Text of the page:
Poetry workshops

Jean Sprackland - 2 November 2009

I've just about recovered from a busy week tutoring a lively and intense residential course at the Arvon Foundation's Yorkshire house, Lumb Bank, with a group of poets interested in leading writing workshops. This groundbreaking course was organised by the Poetry School, and we spent the week taking it in turns to run demonstration workshops and discussing the many issues involved in this kind of teaching.

Athough the Poetry School course was a new venture, writing workshops themselves have been part of the landscape for a long time now (just think of Byron and the Shelleys challenging one another to write ghost stories in Switzerland during that long wet summer of 1816), and many poets, starting out, have found their voices by writing and sharing constructive criticism in the safe and supportive environment environment of the workshop. Workshops take place in all sorts of contexts, and each works in its own distinctive way, but they often include exercises designed to stimulate writing - writing that happens quickly and under a certain degree of pressure: you've got ten minutes, and you may be expected to read out what you've written! If the pressure is too intense, it can result in a kind of paralysis; but if the tutor is skilful enough to calibrate it just right, it can be a very powerful driving force. Ted Hughes, one-time owner and presiding spirit of Lumb Bank, described this effect brilliantly: "These artificial limits create a crisis, which rouses the brain's resources: the compulsion towards haste overthrows the ordinary precautions, flings everything into top gear, and many things that are usually hidden find themselves rushed into the open. Barriers break down, prisoners come out of their cells." Is this something you've experienced? Do you have any thoughts on the usefulness (or otherwise) of writing workshops? What, in your view, are the factors which make a workshop good, bad or indifferent?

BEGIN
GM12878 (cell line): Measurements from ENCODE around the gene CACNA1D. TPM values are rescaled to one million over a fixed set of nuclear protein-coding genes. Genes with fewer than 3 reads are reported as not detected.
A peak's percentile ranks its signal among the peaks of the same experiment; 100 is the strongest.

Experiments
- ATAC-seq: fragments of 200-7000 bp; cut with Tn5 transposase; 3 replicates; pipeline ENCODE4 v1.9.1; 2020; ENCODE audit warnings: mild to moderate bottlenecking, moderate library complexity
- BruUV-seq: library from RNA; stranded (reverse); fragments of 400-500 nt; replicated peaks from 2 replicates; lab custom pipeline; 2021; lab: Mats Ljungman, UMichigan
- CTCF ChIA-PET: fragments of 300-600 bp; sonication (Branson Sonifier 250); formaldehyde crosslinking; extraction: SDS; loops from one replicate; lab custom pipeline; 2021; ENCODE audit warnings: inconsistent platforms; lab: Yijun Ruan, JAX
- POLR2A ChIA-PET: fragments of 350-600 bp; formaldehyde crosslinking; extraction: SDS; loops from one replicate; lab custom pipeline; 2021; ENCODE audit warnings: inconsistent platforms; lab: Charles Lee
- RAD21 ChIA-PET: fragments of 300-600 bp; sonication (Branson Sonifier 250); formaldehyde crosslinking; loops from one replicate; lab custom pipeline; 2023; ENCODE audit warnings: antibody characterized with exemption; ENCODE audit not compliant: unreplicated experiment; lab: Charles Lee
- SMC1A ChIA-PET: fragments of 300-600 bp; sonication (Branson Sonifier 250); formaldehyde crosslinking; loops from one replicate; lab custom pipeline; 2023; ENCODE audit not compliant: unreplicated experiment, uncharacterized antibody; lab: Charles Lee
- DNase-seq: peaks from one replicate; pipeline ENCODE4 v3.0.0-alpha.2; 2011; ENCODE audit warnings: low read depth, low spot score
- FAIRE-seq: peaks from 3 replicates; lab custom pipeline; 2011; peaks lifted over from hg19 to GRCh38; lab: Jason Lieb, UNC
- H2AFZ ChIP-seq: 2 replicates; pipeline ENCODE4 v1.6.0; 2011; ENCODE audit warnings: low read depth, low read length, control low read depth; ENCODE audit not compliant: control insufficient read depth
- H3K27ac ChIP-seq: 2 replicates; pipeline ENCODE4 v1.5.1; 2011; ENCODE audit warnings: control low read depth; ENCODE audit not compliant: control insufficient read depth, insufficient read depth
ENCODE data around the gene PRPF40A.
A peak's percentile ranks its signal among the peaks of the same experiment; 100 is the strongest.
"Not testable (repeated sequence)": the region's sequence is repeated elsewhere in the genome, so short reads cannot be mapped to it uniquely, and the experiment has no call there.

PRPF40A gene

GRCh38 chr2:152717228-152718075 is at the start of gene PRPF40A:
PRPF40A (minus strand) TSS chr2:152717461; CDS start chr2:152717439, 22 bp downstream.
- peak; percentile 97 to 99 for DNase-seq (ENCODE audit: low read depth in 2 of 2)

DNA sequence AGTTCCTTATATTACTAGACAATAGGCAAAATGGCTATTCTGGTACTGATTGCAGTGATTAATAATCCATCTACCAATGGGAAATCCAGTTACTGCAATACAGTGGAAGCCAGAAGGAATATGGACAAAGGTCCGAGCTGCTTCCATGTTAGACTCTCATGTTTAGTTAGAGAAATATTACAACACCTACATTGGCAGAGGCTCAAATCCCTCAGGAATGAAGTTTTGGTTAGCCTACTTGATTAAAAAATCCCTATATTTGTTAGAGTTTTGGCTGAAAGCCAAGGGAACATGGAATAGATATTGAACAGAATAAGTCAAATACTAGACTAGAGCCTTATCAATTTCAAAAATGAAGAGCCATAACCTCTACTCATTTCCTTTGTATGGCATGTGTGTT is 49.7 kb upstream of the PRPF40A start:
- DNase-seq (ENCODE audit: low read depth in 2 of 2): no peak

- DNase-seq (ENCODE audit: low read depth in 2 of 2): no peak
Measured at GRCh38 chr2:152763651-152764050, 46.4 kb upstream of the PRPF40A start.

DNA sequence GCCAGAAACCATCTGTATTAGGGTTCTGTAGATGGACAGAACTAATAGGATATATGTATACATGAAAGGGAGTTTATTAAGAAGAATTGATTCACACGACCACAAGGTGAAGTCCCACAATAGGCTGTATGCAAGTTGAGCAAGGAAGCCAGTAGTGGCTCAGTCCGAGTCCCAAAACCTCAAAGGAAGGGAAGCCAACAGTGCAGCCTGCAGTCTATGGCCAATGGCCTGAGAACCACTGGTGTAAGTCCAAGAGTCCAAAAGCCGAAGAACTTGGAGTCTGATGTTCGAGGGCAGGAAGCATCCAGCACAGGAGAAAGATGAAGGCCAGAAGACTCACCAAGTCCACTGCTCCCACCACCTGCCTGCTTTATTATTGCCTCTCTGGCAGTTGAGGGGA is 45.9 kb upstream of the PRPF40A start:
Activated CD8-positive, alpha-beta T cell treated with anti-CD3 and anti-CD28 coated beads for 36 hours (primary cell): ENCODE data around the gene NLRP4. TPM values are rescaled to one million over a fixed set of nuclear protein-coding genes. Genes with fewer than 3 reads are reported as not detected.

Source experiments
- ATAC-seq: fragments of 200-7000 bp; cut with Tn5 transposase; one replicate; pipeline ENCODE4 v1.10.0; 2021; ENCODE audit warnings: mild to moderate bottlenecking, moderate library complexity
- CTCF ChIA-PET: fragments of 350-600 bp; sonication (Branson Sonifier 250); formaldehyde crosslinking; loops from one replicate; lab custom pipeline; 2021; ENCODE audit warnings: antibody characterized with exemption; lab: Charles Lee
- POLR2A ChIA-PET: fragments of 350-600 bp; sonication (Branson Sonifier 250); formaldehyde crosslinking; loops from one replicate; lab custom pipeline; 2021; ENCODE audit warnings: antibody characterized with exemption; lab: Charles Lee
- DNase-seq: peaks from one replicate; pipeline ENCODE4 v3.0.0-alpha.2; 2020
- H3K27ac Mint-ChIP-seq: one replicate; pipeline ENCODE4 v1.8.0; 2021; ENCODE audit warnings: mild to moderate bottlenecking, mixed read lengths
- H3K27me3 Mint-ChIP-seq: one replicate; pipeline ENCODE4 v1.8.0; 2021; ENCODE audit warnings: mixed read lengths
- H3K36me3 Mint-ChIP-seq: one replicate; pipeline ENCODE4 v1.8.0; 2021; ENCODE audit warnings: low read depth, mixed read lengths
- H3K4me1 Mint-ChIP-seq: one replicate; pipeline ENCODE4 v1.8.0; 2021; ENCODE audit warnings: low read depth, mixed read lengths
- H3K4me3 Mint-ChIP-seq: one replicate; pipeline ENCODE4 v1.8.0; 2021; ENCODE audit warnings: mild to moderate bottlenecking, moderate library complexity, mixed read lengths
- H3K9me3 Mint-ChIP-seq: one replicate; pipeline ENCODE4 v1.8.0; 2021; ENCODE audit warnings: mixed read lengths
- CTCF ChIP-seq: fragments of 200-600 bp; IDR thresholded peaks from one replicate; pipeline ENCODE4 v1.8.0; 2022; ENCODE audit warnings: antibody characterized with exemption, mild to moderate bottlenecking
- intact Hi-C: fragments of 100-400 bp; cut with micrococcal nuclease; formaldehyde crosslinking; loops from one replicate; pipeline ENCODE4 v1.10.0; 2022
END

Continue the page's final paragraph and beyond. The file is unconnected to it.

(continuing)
Hi Jean. The kind of poetry workshop I envision is a collaborative one with one other writer - the way Ezra Pound gave advice on T.S. Eliot's poetry, and Sigfried Sassoon on Wilfred Owen's. I don't believe in the power struggles and in-house politics that come with working in large groups. I believe in one writer and one writer-editor-advisor, and possibly, the two writers taking turns editing each other. No entry fee, no prospect of public humiliation, no gossip, no sabotage... Symbiosis and understanding. Two artists working in harmonious and productive tandem toward a common goal for a period of time. It would probably have its own challenges, but this is my ideal workshop scenario.

I had a teacher who did that exercise. It did not work for me. I cannot be creative with a gun to my head. It does not "fling me into top gear" it slams me into neutral! Our teacher was visibly angry when we read out what we had written and it was so little and uninspired. I do not think she was "skillful enough to calibrate it just right". I personally did not think much of theexercise. I think there are better ways to get to the writer's subconscious than to apply pressure. Of course I am dyslexic (like so many writers) so this would not work for me anyway.